The excellence of our Graduate Program in Pharmacology is best illustrated by the fact that our NIH-sponsored pre-doctoral Training Grant has been continuously funded since 1978, making it one of the longest standing Pharmacology Training Programs in the country. The philosophy of our graduate program is to emphasize state-of-the-art research approaches at all stages of training; and, we begin with the recruitment phase. We identify candidates with excellent undergraduate academic credentials with a strong preference for those who have participated in substantive independent research. If you are a member of that select group and would like us to contact you, please let us know.
During the first year in the program, students complete three 10-week laboratory-based research rotations. Students select rotation advisors from the current pool of 40+ training faculty with research interests across a broad spectrum of pharmacological sub disciplines including neurobiology (from behavior to ion channel biophysics), cancer, cardiovascular/pulmonary, cell signaling, epigenetics, molecular structure, and bioinformatics. Each research rotation is intended to examine testable hypotheses, as well as to provide exposure to new laboratory techniques. At the conclusion of each rotation, each first-year student presents a seminar to the Program membership. To enhance research exposure further, the Program offers a special course to first year students called Frontiers in Pharmacology with the intent of conveying the scope contemporary pharmacological research. There is also a weekly seminar series shared between the Pharmacology Department and the Program as well as a journal club for students.
In 2004, the collective Health Sciences Schools and Colleges moved to the new state-of-the-art facilities at the new Anschutz Medical Campus in Aurora, CO. Along with the research and educational facilities are new clinical facilities for the University and Children’s Hospitals. Shortly, there will be a new regional VA Hospital on the campus creating a truly comprehensive clinical/translational campus. Tying many of the clinical and basic research aspects together is the newly created Division of Personalized Medicine (and pharmacogenomics) that will facilitate the use of genomic information into clinical practice.
Program faculty and students have access to a number of “centers” of research excellence, one of the most impressive being the ultra high field 900 MHz NMR, one of the few machines of this caliber in the country. The Structural Biology Core is complemented by 500 and 600 MHz NMRs, as well as by a newly updated robotic X-Ray crystallography facility and by extensive mass spectrometry capabilities. Soon, this will be expanded by a state of the art Cryo-electron microscopy facility making the structural biology capabilities of the campus truly world class.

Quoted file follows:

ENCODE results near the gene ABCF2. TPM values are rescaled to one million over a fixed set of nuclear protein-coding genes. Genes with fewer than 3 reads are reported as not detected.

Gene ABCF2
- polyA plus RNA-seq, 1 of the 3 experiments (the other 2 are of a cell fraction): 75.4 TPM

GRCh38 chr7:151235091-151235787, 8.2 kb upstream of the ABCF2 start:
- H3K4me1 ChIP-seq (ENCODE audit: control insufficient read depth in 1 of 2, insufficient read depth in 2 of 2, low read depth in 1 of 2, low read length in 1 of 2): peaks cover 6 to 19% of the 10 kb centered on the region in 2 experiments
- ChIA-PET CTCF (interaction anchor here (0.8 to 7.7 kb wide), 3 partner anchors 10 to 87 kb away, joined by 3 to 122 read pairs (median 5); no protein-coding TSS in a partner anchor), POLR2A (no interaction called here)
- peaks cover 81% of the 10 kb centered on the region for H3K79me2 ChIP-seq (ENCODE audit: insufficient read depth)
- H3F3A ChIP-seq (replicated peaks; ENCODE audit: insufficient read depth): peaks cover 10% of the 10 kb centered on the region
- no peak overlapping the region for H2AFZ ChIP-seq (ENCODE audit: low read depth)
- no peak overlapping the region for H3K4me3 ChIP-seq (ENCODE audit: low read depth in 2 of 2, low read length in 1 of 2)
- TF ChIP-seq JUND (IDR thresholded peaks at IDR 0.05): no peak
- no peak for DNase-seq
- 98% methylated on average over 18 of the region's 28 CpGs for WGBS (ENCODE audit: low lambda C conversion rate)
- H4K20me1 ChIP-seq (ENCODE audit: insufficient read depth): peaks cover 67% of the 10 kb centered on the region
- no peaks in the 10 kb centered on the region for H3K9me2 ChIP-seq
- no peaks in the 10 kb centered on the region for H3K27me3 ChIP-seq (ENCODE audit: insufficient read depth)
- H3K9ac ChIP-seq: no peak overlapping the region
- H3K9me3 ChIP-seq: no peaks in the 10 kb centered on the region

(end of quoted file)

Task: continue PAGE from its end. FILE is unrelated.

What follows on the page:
Pharmacology Training Program students and faculty have access to extensive imaging facilities to pursue cell biological and optogenetics approaches to pharmacological and cell biological questions. Among the more recent acquisitions are instruments capable of super-resolution imaging (STED, 3-D STORM/PALM and nSPIRO; if you’re curious, look them up!!).
Program faculty and students also have access to a functional genomics facility, numerous gene array cores and deep sequencing capabilities, bioinformatics and other statistical analysis cores, as well as stem cell (including clinical) and transgenic animal cores. These new, cutting-edge technological facilities and the integration of molecular structure and genomic research coupled with the molecular biological, cellular, organ, whole animal research and human protocols makes our Training Program unique. The interactive components of our Program allow the students to see clearly the value of multi-disciplinary approaches to pharmacologic research, while at the same time providing them with state-of-the-art tools with which to explore their hypotheses. The inter-disciplinary interests of our Program faculty continue to encourage students to be broad-based in their career training. The summaries of the current trainee’s research efforts provide ample evidence of the melding of several technical skills by our trainees used to address their thesis research.
The Pharmacology Graduate Training Committee, and the Training Faculty strive to enhance training excellence for all of our graduate students at every level. Our primary intent is to produce well-trained, independent, successful pharmacologists -- the mission of our training grant. We are always pursuing ways to improve the training environment and to keep our training, our students, and our Program at the forefront of contemporary pharmacology.